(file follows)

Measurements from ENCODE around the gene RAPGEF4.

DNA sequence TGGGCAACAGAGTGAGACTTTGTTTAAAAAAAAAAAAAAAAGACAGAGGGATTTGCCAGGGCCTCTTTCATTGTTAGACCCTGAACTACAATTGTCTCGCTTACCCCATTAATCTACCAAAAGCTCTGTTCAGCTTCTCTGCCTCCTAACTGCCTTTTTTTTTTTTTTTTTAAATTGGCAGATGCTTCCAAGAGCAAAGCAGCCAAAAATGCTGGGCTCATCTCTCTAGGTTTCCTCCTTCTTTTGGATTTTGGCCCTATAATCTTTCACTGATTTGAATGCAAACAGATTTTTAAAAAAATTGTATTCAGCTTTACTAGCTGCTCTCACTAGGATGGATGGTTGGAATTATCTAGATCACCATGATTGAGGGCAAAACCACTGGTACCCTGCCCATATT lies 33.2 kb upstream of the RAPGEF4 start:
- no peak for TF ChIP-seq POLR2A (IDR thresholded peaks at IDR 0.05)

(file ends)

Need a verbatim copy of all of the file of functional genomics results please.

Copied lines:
Measurements from ENCODE around the gene RAPGEF4.

DNA sequence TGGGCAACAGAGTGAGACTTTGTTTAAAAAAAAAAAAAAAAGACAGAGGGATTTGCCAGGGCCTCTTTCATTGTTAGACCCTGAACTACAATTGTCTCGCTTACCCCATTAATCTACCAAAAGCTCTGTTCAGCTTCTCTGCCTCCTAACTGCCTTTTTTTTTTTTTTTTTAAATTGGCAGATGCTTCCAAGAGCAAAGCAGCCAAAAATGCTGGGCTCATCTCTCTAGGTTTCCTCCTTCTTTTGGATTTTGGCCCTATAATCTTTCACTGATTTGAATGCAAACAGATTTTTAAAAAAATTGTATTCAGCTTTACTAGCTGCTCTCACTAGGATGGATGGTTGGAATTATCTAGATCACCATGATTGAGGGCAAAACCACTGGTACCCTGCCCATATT lies 33.2 kb upstream of the RAPGEF4 start:
- no peak for TF ChIP-seq POLR2A (IDR thresholded peaks at IDR 0.05)